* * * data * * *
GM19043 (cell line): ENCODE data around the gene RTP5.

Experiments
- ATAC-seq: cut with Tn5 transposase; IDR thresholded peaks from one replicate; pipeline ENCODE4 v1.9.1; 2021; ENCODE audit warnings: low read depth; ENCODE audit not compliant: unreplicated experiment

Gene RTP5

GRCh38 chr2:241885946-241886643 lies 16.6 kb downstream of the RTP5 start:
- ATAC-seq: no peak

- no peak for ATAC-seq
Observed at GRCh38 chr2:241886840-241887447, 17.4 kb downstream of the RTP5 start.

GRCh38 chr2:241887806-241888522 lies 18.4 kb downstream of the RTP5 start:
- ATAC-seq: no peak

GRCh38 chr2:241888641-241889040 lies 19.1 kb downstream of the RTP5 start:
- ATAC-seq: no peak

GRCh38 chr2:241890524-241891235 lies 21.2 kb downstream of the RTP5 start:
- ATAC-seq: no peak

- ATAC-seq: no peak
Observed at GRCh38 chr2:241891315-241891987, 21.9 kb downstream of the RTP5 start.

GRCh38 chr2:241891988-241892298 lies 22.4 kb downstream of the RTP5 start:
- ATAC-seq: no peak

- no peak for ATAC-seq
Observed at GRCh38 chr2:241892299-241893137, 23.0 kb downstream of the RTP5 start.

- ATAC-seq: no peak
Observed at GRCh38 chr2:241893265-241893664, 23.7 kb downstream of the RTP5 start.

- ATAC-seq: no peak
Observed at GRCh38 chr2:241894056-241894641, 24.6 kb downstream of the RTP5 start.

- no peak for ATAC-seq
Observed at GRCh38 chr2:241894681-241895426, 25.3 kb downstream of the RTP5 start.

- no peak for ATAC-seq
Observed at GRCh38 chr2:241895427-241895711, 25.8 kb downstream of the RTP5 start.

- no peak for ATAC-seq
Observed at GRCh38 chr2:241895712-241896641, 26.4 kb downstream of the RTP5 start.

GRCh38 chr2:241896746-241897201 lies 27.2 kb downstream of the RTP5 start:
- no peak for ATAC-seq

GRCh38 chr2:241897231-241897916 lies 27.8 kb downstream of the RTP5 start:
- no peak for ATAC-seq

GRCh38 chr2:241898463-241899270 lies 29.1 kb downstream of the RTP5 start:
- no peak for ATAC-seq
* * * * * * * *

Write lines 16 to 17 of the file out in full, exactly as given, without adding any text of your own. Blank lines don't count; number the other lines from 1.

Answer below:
Observed at GRCh38 chr2:241891315-241891987, 21.9 kb downstream of the RTP5 start.

GRCh38 chr2:241891988-241892298 lies 22.4 kb downstream of the RTP5 start: